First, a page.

PNG govt to build modern hospitals in provinces
Quoting Radio New Zealand 22 May 2020
“Papua New Guinea's government will begin to build modern hospitals in the 22 provinces and one major upgraded referral Hospital in Port Moresby.
“The work is to begin next year and go into 2025 when the country celebrates 50 years of Independence.
“Prime Minister James Marape said work will begin on three to four provincial hospitals.
“He asked Provincial administrators to take a stock take of the health and education services in their provinces.
“Mr Marape said his government is all about decentralisation.
"We are a country of huge diversity and the government has a new generation of leaders who want to grow the provinces and I urge you all to think big, plan for the provinces and we will assist."
“He said funds are now being sent to the provinces and this will continue with the aim of building capacity and systems in the regions.”
Copyright @ 2020, Radio New Zealand
LATEST NEWS: Australia redirects $US65m to Pacific
Quoting Radio New Zealand – 20 May 2020
“Australia will spend $US65 million to help struggling Pacific countries meet basic costs.
“The halt in tourism caused by border closures, cuts to remittances and seasonal worker programmes and other effects of Covid-19 have been devastating for many Pacific economies.
“The funding will be redirected from the existing aid programme, and the government says it will provide respite for Pacific governments.
“A fifth of the money will go to Papua New Guinea, with the rest to be shared among nine other countries.”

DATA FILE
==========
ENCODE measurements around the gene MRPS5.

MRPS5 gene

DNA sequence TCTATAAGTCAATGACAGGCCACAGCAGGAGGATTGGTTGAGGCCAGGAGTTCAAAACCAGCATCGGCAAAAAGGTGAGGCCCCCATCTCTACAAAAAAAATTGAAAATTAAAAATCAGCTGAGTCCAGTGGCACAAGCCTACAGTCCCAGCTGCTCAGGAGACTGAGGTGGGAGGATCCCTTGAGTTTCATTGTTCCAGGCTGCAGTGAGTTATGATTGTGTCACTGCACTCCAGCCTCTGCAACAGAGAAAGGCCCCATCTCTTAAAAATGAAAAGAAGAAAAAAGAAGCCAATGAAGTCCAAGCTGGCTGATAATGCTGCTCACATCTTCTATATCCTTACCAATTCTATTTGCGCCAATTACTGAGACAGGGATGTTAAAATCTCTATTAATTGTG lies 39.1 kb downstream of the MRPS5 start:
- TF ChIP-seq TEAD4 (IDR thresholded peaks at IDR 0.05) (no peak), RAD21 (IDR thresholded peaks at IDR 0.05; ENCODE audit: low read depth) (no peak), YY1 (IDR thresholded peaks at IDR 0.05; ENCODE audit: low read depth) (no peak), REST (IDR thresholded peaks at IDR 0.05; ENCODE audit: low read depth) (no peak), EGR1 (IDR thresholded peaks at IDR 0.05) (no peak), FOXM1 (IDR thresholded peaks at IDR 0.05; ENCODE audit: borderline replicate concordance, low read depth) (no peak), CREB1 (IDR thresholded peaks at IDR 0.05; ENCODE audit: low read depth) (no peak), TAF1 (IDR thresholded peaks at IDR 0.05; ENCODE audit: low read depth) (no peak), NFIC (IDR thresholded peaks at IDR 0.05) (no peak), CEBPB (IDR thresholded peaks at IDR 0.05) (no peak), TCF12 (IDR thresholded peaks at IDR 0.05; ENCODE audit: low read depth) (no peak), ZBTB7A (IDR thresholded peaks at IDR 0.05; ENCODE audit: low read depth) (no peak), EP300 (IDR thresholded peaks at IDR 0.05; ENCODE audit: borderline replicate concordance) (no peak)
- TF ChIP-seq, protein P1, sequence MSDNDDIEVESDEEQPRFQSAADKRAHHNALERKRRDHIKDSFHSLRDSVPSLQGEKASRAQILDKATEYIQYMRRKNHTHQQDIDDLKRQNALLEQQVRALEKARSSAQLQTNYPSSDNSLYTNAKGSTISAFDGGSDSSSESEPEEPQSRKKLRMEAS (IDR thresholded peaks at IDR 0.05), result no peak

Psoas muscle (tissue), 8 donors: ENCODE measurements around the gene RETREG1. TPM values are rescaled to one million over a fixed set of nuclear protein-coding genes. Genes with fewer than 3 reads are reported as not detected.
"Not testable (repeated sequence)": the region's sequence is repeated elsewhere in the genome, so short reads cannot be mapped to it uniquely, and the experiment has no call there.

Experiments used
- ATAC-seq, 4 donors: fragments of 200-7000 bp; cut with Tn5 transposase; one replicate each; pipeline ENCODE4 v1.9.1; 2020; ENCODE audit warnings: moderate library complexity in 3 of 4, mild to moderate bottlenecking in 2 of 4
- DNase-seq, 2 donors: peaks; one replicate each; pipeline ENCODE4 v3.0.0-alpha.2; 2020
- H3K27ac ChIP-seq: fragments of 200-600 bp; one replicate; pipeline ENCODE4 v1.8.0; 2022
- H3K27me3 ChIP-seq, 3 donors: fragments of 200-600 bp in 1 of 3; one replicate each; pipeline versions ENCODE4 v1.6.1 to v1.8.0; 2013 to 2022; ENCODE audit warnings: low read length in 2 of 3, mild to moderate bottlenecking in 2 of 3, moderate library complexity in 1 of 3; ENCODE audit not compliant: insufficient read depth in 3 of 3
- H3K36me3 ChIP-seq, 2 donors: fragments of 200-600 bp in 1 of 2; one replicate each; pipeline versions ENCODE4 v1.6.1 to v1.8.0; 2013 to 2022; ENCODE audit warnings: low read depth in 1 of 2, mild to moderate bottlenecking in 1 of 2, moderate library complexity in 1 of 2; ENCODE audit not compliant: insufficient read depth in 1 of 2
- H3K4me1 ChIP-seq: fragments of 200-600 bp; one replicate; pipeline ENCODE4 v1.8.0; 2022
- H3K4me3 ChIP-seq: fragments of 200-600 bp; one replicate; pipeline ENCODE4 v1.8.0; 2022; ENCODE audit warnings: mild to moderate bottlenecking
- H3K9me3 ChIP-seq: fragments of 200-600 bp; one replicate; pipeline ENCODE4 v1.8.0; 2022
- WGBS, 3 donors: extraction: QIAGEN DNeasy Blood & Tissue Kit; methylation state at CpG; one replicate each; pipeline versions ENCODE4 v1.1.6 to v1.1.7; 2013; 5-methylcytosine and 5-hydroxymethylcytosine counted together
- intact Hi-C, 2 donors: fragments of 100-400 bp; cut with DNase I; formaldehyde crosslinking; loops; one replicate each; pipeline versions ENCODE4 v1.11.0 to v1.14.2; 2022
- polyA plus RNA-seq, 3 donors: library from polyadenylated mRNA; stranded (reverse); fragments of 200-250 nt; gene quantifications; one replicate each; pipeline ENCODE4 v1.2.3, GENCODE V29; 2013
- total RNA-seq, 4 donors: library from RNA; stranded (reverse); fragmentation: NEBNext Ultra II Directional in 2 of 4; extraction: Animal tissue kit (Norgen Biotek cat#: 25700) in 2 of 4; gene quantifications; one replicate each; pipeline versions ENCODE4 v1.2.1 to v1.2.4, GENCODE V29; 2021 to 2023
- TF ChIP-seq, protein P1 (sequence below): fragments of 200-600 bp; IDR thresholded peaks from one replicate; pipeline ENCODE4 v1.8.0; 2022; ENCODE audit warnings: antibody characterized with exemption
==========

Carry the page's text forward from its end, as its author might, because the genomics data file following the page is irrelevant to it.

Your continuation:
Copyright @ 2020, Radio New Zealand.
20 May 2020
Australia – New Zealand and Pacific Islands states in a “travel bubble” post Covid-19
In May this year, I became aware that politicians in New Zealand and Australia began discussing the possibility of opening up borders to each other, creating a travel corridor – or “travel bubble.”
Both countries almost completely shut their borders to air travel in March, causing a huge blow to their respective tourism industries.
Now, with New Zealand having claimed success in bringing COVID-19 under control and with a decrease in coronavirus cases in Australia, politicians are again talking to each other about a so called “bubble’ plan when borders can be opened.
In new developments, as reported today by Radio New Zealand, Australia has said it would back the inclusion of Fiji in a trans-Tasman travel bubble.
Australia's High Commissioner to Fiji, John Feakes, has said no timeline had been set as Canberra and Wellington had yet to finalise a bilateral agreement.
But he said Australia wanted Fiji in its bubble alongside New Zealand.
My initial reaction when I read about Fiji’s possible inclusion in the possible future travel arrangement was to feel concerned for the Solomon Islands own position, knowing the country is COVID-19 free and now suffering the loss of tourism, I was heartened, however, by a report by Joshua Mcdonald who wrote in today’s South China Morning Post that there are calls for Australia and New Zealand to allow their pacific neighbours into any “Trans Tasman bubble” to help kick start economic activity.
Putting aside any thoughts of regional politics that might have a bearing on the possible creation of a regional travel arrangement post Covid-19, I would hope to see the travel ideas presently being mooted take off.
20 May 2020
Ear Science Institute in Australia offering hearing aids to the deaf community in the Solomon Islands.
I am pleased to be able to write and say that the Ear Science Institute in Australia has responded to my appeal for help in providing free deaf aids to the deaf community in the Solomon Islands.